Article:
The US Air Force (USAF) announced a new round of retention incentives.
The plan aims to solve a pilot shortage that has persisted for decades and retain talented pilots. The retention incentives from the United States Air Force may reach payments for each pilot up to around $600,000.
Installments would be made over twelve years.
Bonuses for pilots of manned and unmanned aircraft systems, operators of combat systems, and air battle managers were announced on November 30. The sums vary from $15,000 to $50,000 annually, depending on the kind of aircraft and the time of commitment.
Pilots specializing in fighters, bombers, mobility, search-and-rescue, and special operations might earn an annual salary ranging from $30,000 to $35,000 on contracts lasting three to four years.
Pilots may increase their annual salary by $37,500 to $42,500 by signing up for an additional five to seven years, and by signing up for a further eight to twelve years, they can earn an additional $45,000 to $50,000.
The incentives are available to airmen who operate command and control and intelligence aircraft, and they might get $30,000 to $35,000 per year for three to twelve years.
An upfront bonus of up to $200,000 is available to those pilots who want to extend their contracts by five to twelve years.
In addition to non-monetary incentives provided by the USAF to participants in the experiment, such as granting personnel more control over their bases and assignments, the new effort will continue until the end of 2028.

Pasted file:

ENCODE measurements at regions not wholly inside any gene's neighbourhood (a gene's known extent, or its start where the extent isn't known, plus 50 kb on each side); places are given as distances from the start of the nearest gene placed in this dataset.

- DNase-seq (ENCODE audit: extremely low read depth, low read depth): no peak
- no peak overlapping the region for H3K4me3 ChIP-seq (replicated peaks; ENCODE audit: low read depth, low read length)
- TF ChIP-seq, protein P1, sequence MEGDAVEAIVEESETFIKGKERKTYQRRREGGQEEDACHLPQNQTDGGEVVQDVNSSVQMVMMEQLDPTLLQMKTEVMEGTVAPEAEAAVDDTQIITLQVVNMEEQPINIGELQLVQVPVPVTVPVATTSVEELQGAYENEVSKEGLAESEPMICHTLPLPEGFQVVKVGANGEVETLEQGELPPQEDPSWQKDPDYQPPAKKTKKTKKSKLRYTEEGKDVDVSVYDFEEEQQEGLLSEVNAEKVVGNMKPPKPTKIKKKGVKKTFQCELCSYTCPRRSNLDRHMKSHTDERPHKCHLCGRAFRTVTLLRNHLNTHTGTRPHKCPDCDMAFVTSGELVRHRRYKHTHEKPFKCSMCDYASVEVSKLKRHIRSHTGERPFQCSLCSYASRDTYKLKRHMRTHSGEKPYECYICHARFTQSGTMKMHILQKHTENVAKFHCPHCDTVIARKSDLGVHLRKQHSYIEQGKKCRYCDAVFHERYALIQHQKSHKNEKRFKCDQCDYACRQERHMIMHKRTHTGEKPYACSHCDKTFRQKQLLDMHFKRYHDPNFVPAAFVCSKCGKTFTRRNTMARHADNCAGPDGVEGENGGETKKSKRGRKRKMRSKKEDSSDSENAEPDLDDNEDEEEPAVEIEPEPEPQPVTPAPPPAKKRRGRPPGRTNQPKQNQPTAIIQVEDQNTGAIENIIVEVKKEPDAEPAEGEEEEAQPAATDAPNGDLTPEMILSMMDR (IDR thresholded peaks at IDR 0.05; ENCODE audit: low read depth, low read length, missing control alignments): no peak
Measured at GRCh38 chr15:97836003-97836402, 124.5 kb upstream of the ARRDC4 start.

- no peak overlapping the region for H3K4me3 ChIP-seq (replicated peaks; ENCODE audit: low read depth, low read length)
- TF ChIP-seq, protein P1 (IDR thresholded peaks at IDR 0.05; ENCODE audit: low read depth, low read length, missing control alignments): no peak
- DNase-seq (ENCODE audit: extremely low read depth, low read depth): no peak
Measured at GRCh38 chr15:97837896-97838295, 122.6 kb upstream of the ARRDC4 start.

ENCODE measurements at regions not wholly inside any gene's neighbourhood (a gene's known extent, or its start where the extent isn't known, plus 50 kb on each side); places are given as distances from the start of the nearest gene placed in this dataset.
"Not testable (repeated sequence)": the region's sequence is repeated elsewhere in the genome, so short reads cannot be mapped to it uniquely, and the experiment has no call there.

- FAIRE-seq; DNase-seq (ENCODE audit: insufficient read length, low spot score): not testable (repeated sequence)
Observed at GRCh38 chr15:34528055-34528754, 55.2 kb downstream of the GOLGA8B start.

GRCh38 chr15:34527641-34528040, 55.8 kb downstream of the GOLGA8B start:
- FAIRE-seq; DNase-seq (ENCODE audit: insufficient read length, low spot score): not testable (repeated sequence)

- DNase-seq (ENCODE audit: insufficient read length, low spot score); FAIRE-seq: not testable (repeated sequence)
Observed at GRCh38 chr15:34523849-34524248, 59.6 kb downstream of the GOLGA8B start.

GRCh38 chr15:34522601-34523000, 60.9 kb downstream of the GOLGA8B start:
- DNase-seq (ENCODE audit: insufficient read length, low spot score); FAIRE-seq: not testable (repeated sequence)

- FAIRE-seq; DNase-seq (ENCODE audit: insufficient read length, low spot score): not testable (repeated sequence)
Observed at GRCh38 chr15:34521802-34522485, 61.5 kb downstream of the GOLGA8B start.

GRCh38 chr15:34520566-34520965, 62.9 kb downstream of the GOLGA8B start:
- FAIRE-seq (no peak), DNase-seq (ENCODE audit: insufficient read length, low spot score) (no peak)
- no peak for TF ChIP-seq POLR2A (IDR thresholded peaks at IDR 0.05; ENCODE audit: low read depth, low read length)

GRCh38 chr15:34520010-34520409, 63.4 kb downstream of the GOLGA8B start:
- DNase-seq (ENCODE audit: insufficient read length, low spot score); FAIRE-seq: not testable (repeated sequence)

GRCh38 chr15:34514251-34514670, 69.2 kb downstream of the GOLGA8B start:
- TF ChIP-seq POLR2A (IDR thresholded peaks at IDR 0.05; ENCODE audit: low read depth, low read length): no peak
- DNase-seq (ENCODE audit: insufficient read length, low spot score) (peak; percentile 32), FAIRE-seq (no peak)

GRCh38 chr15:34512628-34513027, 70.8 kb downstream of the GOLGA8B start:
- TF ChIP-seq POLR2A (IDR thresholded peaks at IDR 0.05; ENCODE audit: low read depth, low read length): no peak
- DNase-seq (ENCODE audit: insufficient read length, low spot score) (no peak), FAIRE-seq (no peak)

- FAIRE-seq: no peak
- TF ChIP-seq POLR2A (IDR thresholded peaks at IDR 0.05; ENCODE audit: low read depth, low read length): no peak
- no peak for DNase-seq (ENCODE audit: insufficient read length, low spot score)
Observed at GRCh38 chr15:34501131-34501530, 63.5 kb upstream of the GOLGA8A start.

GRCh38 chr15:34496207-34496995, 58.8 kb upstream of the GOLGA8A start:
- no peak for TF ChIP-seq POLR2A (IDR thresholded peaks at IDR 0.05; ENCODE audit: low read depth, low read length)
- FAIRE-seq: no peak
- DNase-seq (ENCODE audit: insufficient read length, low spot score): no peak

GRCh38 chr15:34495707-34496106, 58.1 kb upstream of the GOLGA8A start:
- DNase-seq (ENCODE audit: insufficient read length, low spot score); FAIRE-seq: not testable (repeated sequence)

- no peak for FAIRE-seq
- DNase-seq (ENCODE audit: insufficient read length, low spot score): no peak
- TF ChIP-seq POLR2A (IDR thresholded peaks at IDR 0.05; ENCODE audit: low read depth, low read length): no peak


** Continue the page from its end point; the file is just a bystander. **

Master Sgt. Deana Heitzman, a spokesman for the military, said that 210 contract renewals were signed in the first ten days, suggesting that the demo program was well-received.
The United States Air Force said in September that, for the eighth year running, it had failed to recruit 1,500 new pilots. The service has opted to reduce the number of airmen undergoing training from 1,470 to 1,350 due to personnel concerns, mechanical challenges, and unforeseen setbacks.
The Air Force is now facing its most challenging recruitment climate in decades, and these additional benefits are only a part of the problem. With just 24,100 enlisted airmen out of 26,877 required, the military fell short of its active-duty enlisted recruitment targets for the first time since 1999 in the most recent fiscal year.